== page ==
(b) Since it is not necessary to connect the earth wire to the human body, the operator can leave his position and move freely without being confined by the earth wire, and the job efficiency may be greatly enhanced for the operator who must often leave his position or work in various positions.
The practical embodiment described herein is intended only to disclose the technical features of this invention, and this invention must not be interpreted in a narrow sense, limiting only to the above embodiment, but should be understood in a wider sense as being modified variously within the true spirit and scope of the invention as specified in the claims.
|Cited Patent||Filing date||Publication date||Applicant||Title|
|US4619275 *||Aug 5, 1985||Oct 28, 1986||Motorola, Inc.||Grounding ring|
|US4654748 *||Nov 4, 1985||Mar 31, 1987||Coats & Clark, Inc.||Conductive wrist band|
|US4698724 *||Dec 18, 1986||Oct 6, 1987||Minnesota Mining And Manufacturing Company||Disposable, electrically conductive body grounding strap|
|US4720765 *||Apr 13, 1987||Jan 19, 1988||Minnesota Mining And Manufacturing Company||Adjustable, conductive body strap|
|JPH06122260A *||Title not available|
|Citing Patent||Filing date||Publication date||Applicant||Title|
|US5855301 *||Sep 30, 1996||Jan 5, 1999||Seagate Technology, Inc.||Electrostatic grounding system for a manually operated fluid dispenser|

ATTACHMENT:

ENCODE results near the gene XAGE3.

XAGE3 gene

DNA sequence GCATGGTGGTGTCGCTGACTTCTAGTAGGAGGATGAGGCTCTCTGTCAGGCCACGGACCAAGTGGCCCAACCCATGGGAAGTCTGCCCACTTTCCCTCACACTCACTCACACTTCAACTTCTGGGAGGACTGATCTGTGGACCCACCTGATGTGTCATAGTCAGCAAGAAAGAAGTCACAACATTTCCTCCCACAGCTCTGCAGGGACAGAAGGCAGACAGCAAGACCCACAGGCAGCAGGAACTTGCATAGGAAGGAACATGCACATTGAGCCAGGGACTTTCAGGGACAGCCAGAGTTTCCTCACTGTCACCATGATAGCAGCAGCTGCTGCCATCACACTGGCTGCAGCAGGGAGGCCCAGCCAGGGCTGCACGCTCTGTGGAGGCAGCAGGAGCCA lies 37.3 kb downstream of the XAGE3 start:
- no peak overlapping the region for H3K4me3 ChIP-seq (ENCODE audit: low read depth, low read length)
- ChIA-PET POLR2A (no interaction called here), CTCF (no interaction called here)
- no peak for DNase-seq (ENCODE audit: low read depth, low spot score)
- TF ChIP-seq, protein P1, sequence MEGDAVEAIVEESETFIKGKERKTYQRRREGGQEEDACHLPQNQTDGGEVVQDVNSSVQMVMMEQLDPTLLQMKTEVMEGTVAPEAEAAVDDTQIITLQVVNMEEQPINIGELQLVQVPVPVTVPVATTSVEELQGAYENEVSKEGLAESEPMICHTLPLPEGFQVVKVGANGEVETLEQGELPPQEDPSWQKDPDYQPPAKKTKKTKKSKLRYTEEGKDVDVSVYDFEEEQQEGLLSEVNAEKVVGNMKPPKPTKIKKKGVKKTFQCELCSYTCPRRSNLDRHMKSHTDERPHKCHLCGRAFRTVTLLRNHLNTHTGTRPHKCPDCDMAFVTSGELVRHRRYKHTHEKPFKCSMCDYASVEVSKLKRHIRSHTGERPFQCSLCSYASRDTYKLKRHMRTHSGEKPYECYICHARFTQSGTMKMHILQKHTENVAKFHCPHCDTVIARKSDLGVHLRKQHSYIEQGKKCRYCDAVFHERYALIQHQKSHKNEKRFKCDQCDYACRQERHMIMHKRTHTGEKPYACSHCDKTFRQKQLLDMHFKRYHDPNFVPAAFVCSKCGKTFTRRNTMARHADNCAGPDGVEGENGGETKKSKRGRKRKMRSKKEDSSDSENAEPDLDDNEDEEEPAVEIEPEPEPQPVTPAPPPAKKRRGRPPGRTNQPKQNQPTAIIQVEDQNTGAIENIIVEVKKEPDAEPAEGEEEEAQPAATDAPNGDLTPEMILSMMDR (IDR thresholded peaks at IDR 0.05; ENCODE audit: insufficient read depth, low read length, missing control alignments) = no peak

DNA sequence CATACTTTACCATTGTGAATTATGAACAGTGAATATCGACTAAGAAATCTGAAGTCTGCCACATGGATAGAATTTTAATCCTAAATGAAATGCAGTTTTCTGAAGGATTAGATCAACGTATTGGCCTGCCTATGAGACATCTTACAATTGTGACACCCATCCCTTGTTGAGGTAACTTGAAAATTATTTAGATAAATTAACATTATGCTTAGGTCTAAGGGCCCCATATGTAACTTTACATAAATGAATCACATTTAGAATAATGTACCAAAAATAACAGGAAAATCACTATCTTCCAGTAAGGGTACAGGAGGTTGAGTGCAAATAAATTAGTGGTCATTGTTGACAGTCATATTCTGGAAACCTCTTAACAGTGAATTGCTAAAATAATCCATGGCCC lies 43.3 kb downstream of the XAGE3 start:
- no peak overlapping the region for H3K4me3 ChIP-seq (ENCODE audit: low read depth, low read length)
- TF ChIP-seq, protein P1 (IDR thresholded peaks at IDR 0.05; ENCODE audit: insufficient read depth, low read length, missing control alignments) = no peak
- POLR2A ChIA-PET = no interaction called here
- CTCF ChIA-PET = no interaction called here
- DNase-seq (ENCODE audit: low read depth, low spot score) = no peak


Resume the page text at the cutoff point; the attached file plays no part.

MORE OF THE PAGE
|US6008979 *||May 14, 1996||Dec 28, 1999||Seagate Technology, Inc.||Electrical grounding system for instruments used in assembling disc drives|
|US6536650 *||Oct 11, 2001||Mar 25, 2003||Pace, Incorporated||Self-grounding soldering iron tip arrangement and a soldering iron for use therewith|
|US7699208||Nov 30, 2007||Apr 20, 2010||Nordson Corporation||Soldering tip, soldering iron, and soldering system|
|US8819988 *||Oct 26, 2010||Sep 2, 2014||Michael Corsi||Method and system for organic cultivating and environmental control of container grown plants|
|US9076806 *||May 31, 2012||Jul 7, 2015||Vladimir Kraz||Device and method for reduction of overstress in soldering process|
|US20090140028 *||Nov 30, 2007||Jun 4, 2009||Nordson Corporation||Soldering tip, soldering iron, and soldering system|
|US20110096454 *||Oct 26, 2010||Apr 28, 2011||Michael Corsi||Method and system for organic cultivating and environmental control of container grown plants|
|U.S. Classification||361/220, 361/212|
|Feb 5, 1988||AS||Assignment|
Owner name: HAKKO METAL INDUSTRIES LIMITED, 2-4-5, SHIOKUSA, N
Free format text: ASSIGNMENT OF ASSIGNORS INTEREST.;ASSIGNOR:YOSHIMURA, HIROSHI;REEL/FRAME:004861/0173
Effective date: 19880128
Owner name: HAKKO METAL INDUSTRIES LIMITED, JAPAN
Free format text: ASSIGNMENT OF ASSIGNORS INTEREST;ASSIGNOR:YOSHIMURA, HIROSHI;REEL/FRAME:004861/0173
Effective date: 19880128
|Jun 6, 1989||AS||Assignment|
Owner name: HAKKO CORPORATION, JAPAN
Free format text: CHANGE OF NAME;ASSIGNOR:HAKKO METAL INDUSTRIES LIMITED;REEL/FRAME:005156/0835
Effective date: 19890401
|May 11, 1993||REMI||Maintenance fee reminder mailed|
|May 25, 1993||REMI||Maintenance fee reminder mailed|
|Oct 10, 1993||LAPS||Lapse for failure to pay maintenance fees|
|Dec 28, 1993||FP||Expired due to failure to pay maintenance fee|
Effective date: 19891017